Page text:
Hydrogen – the holy grail for transmission
Hydrogen is seen as an important factor in energy transition and tackling climate change challenges and meeting the Paris climate agreement goals.
One of the potential uses of hydrogen is as a means of transporting electricity generated by the offshore wind farms in the North Sea.
This would help with the challenge of transportation and storage of energy, as strong offshore wind deployment in the North Sea has the challenge that new landing points are difficult to realize and that in periods of high wind electricity production the onshore grid cannot cope with the high volumes, i.e. grid congestion. This already may become a serious issue before 2030.
Converting offshore electricity to hydrogen is also important from the storage perspective as it has been said that it is much easier to store large amounts of energy is in gaseous form than in the form of electricity.
Also, offshore electricity conversion to hydrogen and transport via existing offshore gas pipelines may form a serious alternative to transport via more expensive power cables.
Offshore Energy Today in October live streamed a talk-show titled:“Hydrogen – the holy grail for transmission” which focused on the current status of hydrogen, its potential use as a means of transportation of electricity from offshore wind farms, and also as a tool that will extend the lives of some of the Dutch North Sea platforms.
At the event’s Community Square Maarten Bouwhuis interviewed Jacqueline Vaessen, General Manager of Nextep, Rene Peters director gas technologies at TNO, Barthold Schroot – Program Manager Advice & Innovation EBN who all agreed it was high time to stop just speaking about hydrogen, and start working on it as soon as possible.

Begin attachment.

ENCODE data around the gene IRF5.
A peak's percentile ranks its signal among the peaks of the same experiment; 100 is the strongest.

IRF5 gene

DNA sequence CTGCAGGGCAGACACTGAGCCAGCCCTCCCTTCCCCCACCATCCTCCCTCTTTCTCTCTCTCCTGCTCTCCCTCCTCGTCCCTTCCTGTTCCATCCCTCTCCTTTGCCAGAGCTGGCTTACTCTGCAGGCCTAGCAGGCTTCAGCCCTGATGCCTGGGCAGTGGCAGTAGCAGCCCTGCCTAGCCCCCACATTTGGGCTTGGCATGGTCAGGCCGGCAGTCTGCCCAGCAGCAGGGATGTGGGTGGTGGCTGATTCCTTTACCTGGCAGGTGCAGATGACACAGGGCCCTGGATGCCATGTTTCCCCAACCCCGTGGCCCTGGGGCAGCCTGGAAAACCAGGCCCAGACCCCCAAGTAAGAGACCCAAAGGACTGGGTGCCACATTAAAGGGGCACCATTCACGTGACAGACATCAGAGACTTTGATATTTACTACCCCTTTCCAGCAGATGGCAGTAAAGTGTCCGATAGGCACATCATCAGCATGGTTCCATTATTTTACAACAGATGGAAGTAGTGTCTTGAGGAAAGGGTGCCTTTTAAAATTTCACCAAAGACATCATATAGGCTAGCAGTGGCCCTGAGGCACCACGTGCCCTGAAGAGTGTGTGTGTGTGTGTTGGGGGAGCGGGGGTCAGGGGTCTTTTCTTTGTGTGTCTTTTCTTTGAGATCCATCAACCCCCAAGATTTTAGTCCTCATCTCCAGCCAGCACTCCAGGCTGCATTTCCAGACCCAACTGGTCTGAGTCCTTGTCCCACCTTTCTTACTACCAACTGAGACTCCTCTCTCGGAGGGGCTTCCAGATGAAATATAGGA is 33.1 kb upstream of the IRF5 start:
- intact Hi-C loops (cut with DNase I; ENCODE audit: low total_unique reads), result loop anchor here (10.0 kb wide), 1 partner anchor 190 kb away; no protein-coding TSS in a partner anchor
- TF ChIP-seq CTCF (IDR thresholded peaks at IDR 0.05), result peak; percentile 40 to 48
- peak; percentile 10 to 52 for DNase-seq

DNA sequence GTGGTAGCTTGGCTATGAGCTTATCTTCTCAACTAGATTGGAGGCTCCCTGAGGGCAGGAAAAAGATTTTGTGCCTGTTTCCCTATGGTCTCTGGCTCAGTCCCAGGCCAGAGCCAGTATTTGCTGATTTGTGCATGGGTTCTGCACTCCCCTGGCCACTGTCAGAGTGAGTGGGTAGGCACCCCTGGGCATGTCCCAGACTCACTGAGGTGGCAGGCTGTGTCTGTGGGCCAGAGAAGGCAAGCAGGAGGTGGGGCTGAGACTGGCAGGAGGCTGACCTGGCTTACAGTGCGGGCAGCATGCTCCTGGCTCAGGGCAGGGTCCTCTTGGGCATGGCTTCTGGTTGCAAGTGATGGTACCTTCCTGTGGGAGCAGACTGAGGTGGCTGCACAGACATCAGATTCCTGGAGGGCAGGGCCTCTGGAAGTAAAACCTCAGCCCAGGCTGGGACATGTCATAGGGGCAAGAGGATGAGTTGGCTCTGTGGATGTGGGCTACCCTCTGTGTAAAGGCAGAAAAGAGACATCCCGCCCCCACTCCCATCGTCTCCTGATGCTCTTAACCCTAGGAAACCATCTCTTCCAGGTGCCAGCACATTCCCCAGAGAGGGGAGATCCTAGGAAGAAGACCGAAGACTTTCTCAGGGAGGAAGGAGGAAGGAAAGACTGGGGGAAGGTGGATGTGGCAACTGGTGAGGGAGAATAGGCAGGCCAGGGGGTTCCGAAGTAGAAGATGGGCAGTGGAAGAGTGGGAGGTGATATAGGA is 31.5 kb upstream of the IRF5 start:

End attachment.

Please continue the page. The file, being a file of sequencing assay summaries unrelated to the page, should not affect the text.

During the talk-show, one could learn that not all hydrogen is the same, or at least, the way it is produced can make it grey, blue, and green.
Namely, hydrogen is produced by electrolysis, which requires only water and electricity. The source of electricity and the CO2 emissions released in this process will make hydrogen either grey, blue, or green.
Grey hydrogen production means CO2 is released in the atmosphere, where for one kg of hydrogen produced nine kilograms of CO2 are released in the atmosphere, making the process not climate friendly. However, if the CO2 is captured and stored this makes it blue hydrogen. Green hydrogen is the one made by using the electricity coming from renewable sources where no CO2 emissions are emitted during the process.
Watch the talk show below to learn why we need hydrogen to help tackle the climate change challenge; what is a Hesla car; what the Netherlands doing in an effort to make hydrogen production viable in the North Sea using offshore gas platforms linked to wind farms; why it is important to start developing hydrogen economy as soon as possible, and how hydrogen can be used across the board from households to industrial uses and shipping.
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